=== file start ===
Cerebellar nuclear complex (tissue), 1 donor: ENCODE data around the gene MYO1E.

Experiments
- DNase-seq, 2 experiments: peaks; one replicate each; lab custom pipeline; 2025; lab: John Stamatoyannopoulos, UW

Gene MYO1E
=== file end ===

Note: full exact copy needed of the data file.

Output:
Cerebellar nuclear complex (tissue), 1 donor: ENCODE data around the gene MYO1E.

Experiments
- DNase-seq, 2 experiments: peaks; one replicate each; lab custom pipeline; 2025; lab: John Stamatoyannopoulos, UW

Gene MYO1E